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The designer’s thirst-quencher served weekly

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Kool Ade

Old school, retro picks
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Awkward Stock Photos

Grasping for last-minute Halloween costume ideas? Best not to seek inspiration from Awkward Stock Photos, an addictive Tumblr of visual oddities that tends toward the hilarious and brain-scarring (you've been warned). Strange tableaus such as a young ballerina posing on a train track, a man getting his had shaved with an ax, and identical twins sharing a mock-turtleneck sweater defy all explanation yet set the mind reeling: What were they thinking? What key words would turn up this gem in a stock photo search? Just don't get any ideas of swiping these photo for your own projects. According to ASP creator Mark Hauge, a Chicago-based graphic designer, "This site is strictly for nonprofit educational purposes and/or laughter."

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Magic Potion

Cool ideas & design solutions
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Chairish

Having four kids in three years kept Anna Brockway and Gregg Brockway busy in more ways than one: they moved frequently to accommodate their growing family and often had furnishings—beautiful, stylish, well-made pieces—to jettison along the way. But how to sell them? The entrepreneurial couple created Chairish, a person-to-person online marketplace that cuts through the clutter with a curated approach. "Nothing is listed or sold that we don’t look at carefully and think is a great piece," explains co-founder and Saarinen womb chair lover Eric Grosse, the company's president. "We also understand that sometimes you change your mind—and that’s ok—so we allow buyers the option of returning their item if it doesn’t work out."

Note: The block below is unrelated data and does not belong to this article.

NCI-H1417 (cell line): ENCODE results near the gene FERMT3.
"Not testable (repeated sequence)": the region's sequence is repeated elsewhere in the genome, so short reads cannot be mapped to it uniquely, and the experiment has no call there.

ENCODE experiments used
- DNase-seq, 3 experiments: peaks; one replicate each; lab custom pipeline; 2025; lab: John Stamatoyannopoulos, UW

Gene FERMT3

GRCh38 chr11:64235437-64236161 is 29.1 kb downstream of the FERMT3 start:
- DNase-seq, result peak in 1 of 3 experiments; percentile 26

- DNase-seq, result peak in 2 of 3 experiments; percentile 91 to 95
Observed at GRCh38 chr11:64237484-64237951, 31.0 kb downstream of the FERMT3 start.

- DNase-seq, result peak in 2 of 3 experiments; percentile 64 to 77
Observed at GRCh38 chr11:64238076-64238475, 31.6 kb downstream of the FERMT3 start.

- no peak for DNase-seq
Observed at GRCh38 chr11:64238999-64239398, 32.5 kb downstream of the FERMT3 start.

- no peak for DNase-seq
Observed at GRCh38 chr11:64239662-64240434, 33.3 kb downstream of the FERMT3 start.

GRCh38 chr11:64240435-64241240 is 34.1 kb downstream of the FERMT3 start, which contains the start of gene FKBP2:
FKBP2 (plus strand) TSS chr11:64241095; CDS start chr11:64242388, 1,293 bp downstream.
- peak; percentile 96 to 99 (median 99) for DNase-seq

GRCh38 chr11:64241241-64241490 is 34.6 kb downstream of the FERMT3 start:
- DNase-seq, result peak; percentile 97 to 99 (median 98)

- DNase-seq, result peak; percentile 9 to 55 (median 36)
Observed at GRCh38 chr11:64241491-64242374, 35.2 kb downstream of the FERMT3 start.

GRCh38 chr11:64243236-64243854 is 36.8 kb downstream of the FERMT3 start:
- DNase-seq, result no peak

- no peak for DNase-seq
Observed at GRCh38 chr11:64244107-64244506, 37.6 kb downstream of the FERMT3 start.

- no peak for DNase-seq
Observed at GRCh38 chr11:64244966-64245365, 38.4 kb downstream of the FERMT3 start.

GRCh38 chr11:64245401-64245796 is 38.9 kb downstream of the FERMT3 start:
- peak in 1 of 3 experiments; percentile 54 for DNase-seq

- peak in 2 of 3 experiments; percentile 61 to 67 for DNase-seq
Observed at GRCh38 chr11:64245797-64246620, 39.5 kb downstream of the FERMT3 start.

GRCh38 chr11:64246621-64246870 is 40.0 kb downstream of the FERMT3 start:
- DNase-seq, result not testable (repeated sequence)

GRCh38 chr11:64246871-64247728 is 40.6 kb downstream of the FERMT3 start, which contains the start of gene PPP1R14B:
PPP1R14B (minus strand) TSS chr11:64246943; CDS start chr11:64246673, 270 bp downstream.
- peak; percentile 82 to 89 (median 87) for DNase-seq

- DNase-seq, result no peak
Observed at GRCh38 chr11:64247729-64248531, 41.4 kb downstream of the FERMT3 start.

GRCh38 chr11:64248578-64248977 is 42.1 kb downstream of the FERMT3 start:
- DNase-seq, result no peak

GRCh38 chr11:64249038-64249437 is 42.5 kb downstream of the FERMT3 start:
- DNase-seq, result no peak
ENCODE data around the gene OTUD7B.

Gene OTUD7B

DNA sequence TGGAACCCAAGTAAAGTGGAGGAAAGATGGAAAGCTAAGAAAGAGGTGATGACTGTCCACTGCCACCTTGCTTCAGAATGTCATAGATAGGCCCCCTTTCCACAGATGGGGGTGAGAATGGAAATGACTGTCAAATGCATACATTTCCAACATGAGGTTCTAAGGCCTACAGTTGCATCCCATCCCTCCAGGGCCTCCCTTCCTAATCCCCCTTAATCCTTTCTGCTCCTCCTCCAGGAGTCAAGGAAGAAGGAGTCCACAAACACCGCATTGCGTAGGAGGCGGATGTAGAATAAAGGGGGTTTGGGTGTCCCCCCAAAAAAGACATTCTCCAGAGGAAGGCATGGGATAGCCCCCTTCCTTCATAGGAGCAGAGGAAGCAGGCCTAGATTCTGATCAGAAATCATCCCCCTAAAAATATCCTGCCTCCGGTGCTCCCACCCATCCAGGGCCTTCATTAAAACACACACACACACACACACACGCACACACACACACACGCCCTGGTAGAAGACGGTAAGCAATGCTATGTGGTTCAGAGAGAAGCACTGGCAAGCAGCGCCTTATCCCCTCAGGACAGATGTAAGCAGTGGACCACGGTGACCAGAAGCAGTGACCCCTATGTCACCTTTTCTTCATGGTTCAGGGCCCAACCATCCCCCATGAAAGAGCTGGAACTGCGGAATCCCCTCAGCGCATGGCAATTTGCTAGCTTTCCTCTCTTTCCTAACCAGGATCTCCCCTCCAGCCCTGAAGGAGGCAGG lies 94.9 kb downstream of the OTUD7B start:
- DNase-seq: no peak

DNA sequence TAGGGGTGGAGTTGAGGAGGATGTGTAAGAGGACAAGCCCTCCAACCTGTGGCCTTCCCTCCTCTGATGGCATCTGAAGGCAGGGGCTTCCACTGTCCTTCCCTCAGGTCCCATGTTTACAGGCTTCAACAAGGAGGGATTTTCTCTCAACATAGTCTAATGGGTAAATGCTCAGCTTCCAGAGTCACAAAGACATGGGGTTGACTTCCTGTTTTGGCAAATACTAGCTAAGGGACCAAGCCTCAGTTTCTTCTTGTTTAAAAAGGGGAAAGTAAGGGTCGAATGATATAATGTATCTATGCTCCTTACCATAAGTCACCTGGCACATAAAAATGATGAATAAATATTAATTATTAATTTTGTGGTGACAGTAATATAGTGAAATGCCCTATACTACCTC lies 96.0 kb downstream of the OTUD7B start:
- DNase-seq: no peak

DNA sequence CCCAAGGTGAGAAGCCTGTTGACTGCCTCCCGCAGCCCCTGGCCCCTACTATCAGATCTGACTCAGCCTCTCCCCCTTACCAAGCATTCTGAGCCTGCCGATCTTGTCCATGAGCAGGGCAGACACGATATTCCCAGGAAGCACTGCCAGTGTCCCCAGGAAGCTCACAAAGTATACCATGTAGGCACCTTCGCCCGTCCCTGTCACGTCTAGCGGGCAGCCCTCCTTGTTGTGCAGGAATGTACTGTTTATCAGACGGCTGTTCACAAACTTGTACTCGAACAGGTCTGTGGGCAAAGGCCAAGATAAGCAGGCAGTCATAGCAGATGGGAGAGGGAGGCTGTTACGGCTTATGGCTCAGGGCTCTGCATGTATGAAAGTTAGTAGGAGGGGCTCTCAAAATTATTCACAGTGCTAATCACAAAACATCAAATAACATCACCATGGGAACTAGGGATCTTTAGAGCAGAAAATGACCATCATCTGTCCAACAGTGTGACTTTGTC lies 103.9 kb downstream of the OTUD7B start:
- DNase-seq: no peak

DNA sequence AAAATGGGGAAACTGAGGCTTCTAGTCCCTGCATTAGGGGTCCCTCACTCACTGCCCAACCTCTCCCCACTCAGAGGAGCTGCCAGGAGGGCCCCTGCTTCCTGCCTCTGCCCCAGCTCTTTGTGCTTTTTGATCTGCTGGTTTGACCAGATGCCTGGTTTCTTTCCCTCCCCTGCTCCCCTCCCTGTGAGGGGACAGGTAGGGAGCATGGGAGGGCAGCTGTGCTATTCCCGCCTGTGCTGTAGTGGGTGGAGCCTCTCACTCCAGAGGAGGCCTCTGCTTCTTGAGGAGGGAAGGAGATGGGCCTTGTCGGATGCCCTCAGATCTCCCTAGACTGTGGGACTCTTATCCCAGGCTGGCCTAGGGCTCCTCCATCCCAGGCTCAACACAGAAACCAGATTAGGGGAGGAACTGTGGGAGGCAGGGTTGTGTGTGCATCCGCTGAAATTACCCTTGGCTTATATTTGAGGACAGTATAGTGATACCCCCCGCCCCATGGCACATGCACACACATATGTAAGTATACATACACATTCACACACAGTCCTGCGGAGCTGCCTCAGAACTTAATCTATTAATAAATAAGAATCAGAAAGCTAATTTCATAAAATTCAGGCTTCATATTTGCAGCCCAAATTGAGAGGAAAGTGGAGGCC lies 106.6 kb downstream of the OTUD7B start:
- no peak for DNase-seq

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House Blend

Interesting products
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Green Cube

If you've ever returned from a trip to discover your favorite plant reduced to a parched pile of leaves, you'll want to treat your photosynthetic friends to the Boskke Cube. Designer Patrick Morris deconstructed the traditional plant pot and added an ingenious irrigation system to create this self-watering planter, which acts as a reservoir for a month’s supply of water. “The clear plastic body reveals the water, soil, and roots of the plant, allowing you to witness firsthand the mechanics of plant growth,” says Morris of the Cube, which comes in assorted sizes. “And great for all those travelers…you only need to water it once a month.”

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Book Brew

New and upcoming books
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Alphabetabum

The standard alphabet book takes a turn for the nostalgic—and slightly creepy—in Vladimir Radunsky and Chris Raschka's Alphabetum, new from the New York Review Children's Collection. The benevolent ghost of Edward Gorey hovers over the book's faux-weathered pages, on which vintage photos of children (from Radunsky's vast collection of antique black-and-white photographs) are joined by playfully alliterative names and rhymes penned by Raschka. Among the questions posed by the authors: Are these children our great-great-great grandparents? We knew "Excellent Edwin Eugene" looked familiar!

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Kool Ade

Old school, retro picks
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FILMography

Film and photography, past and present, reality and movie magic collide in FILMography, an ongoing art project by Christopher Moloney. The fun-to-browse Tumblr matches scenes from films (and the odd TV show) with their real-life, present-day locations. Searchable by movie, location, actor, or year, the site uses still-frame snapshots to check in with the spaces and places familiar from classics such as Rebel Without a Cause and Rosemary's Baby as well as recent releases, including the cinematic masterpiece that was Sharknado 2. Fancy one of the images? Moloney makes each one available in an edition of ten signed and numbered prints.